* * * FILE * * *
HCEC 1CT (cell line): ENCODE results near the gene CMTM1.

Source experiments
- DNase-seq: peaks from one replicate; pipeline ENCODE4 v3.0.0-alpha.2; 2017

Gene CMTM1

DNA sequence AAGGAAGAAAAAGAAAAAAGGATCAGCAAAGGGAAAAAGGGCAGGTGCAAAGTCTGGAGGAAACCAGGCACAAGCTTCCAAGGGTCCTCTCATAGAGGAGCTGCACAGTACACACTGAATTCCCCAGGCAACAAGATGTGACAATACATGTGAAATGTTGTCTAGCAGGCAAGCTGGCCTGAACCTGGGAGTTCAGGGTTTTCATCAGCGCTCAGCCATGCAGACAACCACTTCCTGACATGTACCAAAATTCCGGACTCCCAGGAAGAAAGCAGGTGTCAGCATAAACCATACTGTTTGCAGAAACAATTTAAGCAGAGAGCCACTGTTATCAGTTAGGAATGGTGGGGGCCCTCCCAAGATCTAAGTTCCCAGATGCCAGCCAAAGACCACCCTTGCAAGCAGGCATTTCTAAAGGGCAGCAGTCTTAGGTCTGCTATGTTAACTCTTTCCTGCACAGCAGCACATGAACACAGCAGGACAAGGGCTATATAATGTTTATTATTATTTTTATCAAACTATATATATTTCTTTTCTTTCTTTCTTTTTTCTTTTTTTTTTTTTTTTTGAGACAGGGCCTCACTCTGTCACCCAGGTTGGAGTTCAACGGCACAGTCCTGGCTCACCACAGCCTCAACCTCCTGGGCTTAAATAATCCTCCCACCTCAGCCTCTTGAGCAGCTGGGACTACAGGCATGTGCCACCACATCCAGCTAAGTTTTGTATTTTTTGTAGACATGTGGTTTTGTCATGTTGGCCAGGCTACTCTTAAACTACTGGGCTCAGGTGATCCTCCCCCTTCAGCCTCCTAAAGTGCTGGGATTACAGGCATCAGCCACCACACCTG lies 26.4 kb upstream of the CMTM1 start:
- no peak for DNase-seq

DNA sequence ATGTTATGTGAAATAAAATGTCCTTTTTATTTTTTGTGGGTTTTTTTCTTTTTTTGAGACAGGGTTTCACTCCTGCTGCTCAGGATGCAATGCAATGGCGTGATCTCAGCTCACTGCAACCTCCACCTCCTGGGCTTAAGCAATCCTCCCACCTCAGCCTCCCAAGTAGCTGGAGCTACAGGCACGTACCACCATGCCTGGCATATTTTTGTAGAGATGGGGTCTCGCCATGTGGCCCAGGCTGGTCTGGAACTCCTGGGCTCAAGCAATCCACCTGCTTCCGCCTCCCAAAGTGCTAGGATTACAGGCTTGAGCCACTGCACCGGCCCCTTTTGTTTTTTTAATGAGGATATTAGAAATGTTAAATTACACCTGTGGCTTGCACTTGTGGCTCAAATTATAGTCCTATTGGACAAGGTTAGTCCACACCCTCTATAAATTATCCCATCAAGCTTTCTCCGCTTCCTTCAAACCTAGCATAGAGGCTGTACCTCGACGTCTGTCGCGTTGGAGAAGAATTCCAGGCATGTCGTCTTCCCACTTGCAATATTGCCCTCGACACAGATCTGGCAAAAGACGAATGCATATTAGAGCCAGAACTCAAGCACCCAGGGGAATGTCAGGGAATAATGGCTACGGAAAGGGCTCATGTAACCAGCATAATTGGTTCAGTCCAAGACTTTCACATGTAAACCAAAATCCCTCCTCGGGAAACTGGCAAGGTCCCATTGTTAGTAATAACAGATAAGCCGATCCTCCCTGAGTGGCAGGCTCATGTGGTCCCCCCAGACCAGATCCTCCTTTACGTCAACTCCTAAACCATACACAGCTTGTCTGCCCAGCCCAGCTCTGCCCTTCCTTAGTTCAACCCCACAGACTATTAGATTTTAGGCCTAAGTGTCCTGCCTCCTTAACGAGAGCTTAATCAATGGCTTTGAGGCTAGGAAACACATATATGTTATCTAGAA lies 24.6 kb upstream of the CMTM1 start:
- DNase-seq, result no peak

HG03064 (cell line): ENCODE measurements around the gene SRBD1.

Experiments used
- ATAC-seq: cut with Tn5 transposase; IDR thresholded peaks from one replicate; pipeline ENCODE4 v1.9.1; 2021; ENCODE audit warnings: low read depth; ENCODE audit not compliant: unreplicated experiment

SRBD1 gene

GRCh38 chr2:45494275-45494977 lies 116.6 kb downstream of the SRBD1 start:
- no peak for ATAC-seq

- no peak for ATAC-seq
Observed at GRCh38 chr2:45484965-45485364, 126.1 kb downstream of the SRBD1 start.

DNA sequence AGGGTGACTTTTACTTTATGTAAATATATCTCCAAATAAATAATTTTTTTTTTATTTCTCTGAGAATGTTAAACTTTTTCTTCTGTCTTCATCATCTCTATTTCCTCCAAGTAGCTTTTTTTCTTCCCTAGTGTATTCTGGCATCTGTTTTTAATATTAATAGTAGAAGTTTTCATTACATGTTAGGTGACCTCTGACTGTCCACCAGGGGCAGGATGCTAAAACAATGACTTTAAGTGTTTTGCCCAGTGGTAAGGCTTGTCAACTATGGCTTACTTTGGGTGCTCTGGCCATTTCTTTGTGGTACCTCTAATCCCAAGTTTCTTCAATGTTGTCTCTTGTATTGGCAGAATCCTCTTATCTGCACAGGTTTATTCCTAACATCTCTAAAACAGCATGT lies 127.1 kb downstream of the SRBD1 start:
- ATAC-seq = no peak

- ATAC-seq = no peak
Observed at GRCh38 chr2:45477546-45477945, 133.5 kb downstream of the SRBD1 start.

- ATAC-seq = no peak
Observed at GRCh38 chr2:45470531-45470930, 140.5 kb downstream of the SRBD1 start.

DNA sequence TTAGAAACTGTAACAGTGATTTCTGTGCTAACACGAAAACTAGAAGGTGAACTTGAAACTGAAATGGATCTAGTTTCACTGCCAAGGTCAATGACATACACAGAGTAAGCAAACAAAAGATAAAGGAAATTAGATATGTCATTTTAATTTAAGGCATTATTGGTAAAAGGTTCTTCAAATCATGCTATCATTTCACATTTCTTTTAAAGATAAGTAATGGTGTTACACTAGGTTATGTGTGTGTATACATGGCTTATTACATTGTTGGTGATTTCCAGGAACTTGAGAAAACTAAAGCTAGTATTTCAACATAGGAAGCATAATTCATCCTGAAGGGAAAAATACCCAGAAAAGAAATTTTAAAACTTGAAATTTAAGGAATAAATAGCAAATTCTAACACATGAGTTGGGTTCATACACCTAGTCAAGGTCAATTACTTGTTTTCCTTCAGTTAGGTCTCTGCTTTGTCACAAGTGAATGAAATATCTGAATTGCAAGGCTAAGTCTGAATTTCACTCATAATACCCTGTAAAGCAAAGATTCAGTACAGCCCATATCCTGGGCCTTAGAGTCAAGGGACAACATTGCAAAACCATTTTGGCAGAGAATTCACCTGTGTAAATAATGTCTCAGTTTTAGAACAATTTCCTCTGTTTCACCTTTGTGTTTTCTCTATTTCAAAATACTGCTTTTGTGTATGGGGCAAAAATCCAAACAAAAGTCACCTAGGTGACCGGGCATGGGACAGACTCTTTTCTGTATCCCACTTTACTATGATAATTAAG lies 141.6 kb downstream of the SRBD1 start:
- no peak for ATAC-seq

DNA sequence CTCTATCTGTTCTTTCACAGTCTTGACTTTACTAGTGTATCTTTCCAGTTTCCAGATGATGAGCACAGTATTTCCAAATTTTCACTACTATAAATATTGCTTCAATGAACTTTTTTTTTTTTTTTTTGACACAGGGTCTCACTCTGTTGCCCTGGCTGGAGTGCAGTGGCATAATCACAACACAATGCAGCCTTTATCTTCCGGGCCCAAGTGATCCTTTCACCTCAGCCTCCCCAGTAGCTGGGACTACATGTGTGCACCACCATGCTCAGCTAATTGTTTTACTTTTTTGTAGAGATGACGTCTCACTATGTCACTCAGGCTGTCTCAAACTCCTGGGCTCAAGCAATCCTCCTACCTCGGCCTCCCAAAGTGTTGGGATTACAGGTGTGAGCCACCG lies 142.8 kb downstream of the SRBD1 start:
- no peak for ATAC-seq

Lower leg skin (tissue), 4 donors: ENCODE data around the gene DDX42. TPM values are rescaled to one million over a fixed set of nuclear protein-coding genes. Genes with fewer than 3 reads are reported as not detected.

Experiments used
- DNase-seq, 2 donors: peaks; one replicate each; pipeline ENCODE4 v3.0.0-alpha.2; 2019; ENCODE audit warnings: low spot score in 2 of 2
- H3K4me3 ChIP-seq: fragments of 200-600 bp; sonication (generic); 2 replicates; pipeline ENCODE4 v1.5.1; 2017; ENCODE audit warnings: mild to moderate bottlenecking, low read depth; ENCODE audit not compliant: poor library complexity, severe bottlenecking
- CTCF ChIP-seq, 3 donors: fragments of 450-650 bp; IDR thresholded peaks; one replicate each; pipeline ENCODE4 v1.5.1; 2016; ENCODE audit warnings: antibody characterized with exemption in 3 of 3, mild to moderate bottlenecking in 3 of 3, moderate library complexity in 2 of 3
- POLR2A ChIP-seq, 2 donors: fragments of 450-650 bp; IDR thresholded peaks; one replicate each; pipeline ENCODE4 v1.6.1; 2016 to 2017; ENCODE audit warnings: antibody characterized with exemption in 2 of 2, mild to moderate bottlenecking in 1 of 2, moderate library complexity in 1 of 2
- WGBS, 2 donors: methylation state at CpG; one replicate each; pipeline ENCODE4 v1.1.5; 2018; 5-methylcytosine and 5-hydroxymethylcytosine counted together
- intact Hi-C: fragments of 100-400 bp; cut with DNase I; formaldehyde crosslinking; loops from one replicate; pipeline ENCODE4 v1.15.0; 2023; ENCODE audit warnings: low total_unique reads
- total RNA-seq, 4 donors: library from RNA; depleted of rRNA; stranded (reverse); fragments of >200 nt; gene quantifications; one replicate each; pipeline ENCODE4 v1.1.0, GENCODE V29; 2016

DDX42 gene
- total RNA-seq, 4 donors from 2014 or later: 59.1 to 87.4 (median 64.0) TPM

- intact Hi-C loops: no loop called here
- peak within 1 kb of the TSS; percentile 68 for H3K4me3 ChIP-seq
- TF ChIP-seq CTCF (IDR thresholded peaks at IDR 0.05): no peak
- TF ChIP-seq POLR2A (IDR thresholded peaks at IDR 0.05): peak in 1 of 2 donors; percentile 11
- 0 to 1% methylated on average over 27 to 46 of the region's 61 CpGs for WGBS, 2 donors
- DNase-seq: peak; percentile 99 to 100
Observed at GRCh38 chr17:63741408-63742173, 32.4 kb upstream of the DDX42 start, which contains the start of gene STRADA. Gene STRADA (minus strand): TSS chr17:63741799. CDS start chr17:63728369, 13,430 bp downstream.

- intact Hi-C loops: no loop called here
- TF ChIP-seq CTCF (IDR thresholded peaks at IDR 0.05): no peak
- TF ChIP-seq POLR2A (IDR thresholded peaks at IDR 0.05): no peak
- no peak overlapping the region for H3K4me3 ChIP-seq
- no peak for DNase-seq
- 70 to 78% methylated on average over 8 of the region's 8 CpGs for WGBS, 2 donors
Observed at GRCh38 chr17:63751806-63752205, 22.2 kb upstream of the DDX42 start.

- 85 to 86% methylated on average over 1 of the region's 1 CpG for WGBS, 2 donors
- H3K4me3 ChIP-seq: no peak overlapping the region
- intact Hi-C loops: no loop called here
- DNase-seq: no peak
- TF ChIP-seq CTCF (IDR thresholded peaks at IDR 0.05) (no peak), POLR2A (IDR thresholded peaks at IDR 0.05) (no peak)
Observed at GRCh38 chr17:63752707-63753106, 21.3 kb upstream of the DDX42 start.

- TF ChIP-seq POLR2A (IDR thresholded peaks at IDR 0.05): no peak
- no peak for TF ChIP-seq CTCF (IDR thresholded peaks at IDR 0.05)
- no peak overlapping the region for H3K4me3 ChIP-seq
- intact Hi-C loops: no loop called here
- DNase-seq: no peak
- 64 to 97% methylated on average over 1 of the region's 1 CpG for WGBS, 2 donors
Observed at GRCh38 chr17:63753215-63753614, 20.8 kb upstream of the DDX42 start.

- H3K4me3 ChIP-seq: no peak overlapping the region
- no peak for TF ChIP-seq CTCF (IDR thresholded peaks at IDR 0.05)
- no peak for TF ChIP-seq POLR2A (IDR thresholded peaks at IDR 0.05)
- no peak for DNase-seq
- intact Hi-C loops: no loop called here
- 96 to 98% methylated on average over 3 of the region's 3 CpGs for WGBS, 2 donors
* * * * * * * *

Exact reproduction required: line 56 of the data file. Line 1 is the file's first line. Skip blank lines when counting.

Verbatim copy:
- TF ChIP-seq CTCF (IDR thresholded peaks at IDR 0.05) (no peak), POLR2A (IDR thresholded peaks at IDR 0.05) (no peak)